LGBTQIA+ Breaking Down the Acronym

In recent years, more and more letters have been added to the acronym. But what do they mean? ACCENT sat down with Matthew Campbell, the co-chair of LGBT Equities committee, to discuss what exactly goes into LGBTQIA+.

By: Alexa Smith

Almost everyone has heard the acronym LGBT at some point and understands what it means. In recent years, more and more letters have been added to the acronym. But what do they mean? ACCENT sat down with Matthew Campbell, the co-chair of LGBT Equities committee, to discuss what exactly goes into LGBTQIA+. 

“You have the standard LGBT; Lesbian, Gay, Bi, Transgender. Q is for queer or questioning. I for Intersex. A for Asexual. And then the plus goes on to add more. So we have nonbinary, nonconforming, pansexual.” Says Campbell, then went on to say how the acronym even includes more than that. He recommended a couple of resources that give an extensive view of all the different identities included under the LGBTQIA+ umbrella. Campbell shared this article from The New York Times as well as this article from Human Rights Campaign. With all the recent additions, it can be hard to understand what falls under the LGBT Acronym. Campbell described it this way, “Some things that normally hadn’t been under LGBT are now starting to fall under it more. This is my way of looking at it; if it doesn’t fit a heteronormative of a man and a woman then it is grouped under LGBT. That’s one of the things I love about  being so active in the LGBT community. It is so open and so giving and so caring that when these things don’t fall under standard man to woman we’re like ‘You know what, come on over here.’” 

Campbell was one of the original members of ACC’s LGBT Equity committee. He says, “being a gay male myself the committee was very close to my heart. Being a very active member of the community I felt it was a really good thing…Our students and our faculty and staff need something like this so they know they have someone at the college they can talk to.” The LGBT Equity committee came out of the Gay Straight Alliance, which was a student organization. Now that they are a committee they are able to offer more resources to more students. The LGBT Equity committee offers ally training for faculty and staff, hosts events, and provides resources to ACC Students. The LGBT Equity committee has tons of opportunities for students to get help or even connections. You can check out their website here to see what resources and online events they offer.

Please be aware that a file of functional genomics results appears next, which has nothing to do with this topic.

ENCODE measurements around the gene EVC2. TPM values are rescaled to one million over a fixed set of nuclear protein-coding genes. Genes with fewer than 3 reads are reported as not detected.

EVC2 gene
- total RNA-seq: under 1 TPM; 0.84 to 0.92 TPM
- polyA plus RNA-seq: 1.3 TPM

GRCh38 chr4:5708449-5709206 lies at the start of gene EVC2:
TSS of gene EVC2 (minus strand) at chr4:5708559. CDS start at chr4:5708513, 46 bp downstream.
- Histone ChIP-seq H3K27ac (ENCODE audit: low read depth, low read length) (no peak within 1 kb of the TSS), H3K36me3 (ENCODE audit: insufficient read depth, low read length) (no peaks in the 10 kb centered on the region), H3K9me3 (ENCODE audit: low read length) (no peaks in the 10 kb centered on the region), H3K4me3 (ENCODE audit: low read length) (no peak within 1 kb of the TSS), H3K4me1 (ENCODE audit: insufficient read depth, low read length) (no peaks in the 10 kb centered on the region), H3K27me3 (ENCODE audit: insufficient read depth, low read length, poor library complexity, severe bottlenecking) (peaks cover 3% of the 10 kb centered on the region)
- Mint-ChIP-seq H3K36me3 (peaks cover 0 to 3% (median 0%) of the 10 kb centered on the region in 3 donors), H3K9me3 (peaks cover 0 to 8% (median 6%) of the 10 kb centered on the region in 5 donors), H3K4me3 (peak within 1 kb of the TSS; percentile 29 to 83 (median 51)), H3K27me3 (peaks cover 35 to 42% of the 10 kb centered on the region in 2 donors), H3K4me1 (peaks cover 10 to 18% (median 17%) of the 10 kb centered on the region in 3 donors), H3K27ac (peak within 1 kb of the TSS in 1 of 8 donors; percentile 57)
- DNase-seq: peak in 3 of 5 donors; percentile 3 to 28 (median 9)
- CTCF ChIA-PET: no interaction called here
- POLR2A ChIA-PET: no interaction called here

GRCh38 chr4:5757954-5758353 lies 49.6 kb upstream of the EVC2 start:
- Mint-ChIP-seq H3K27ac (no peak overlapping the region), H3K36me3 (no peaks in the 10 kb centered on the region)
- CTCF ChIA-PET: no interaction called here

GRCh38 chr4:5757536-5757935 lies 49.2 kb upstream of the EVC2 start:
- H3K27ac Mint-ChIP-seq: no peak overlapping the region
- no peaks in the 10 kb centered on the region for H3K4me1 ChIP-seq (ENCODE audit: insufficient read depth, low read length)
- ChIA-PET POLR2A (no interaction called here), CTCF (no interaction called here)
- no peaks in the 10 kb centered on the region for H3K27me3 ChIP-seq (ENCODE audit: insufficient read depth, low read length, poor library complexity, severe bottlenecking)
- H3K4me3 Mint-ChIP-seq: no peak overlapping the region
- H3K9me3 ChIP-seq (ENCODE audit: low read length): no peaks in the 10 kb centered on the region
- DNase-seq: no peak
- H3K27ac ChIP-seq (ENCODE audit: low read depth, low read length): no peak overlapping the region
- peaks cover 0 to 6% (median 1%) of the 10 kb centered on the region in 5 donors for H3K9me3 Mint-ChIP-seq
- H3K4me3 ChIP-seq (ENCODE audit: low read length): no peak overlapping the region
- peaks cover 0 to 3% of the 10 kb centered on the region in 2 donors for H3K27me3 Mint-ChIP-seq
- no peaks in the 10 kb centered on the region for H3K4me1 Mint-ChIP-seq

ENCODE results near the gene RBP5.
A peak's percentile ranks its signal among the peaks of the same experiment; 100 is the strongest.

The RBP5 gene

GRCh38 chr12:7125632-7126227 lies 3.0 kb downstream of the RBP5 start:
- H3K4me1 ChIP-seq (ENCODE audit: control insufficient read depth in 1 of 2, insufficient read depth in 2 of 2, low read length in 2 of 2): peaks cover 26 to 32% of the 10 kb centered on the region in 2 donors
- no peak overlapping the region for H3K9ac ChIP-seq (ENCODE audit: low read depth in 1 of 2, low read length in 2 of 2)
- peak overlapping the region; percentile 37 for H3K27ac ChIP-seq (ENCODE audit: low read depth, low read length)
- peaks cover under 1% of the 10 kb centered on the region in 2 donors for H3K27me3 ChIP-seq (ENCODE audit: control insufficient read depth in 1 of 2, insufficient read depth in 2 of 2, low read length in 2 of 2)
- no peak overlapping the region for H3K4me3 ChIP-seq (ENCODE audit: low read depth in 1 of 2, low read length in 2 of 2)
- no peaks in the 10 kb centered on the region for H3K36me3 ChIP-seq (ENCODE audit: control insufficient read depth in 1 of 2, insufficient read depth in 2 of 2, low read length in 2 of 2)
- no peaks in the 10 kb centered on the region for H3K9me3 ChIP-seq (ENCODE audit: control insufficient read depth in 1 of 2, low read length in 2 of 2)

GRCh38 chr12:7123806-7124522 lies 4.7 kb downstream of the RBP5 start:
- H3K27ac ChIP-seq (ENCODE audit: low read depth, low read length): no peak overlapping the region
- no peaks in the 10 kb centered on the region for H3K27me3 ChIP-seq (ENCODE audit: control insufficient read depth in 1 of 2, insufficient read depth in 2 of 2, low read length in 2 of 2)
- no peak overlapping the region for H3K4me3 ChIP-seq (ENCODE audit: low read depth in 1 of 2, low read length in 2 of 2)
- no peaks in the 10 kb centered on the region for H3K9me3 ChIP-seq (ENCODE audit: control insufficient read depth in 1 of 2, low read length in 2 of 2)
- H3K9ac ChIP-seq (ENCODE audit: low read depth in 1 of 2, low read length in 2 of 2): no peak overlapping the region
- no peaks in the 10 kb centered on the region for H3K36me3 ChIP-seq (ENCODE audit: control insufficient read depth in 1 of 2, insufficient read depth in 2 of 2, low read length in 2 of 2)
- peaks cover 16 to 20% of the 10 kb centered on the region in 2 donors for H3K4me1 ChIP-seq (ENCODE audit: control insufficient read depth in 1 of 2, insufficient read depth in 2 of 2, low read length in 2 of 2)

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Four ways Austin Celebrates LGBTQIA+ Pride During A Pandemic

Written by Emily Pesina

During times like these where staying indoors could potentially save your life and others; many public events, restaurants, and social gatherings have moved to a virtual platform. One of the largest annual traditions to be affected this year is Pride Month. With this year marking the 50th anniversary of the nationally recognized celebration members of the LGBTQIA+ community and others make every effort to honor the 1969 Stonewall Uprising in Manhattan. Which is considered a tipping point for this movement in the United States, according to the Library of Congress. 

In previous years, you could find people celebrating in colorful pride parades, parties, and other large social gatherings. However, with more than two million people diagnosed with COVID-19 in the United States, alternative options have been made to still celebrate Pride as well as keep people safe and healthy. Here are four ways the Austinites have celebrated Pride month this year local events, nationally, and globally.

Thee Gay Agenda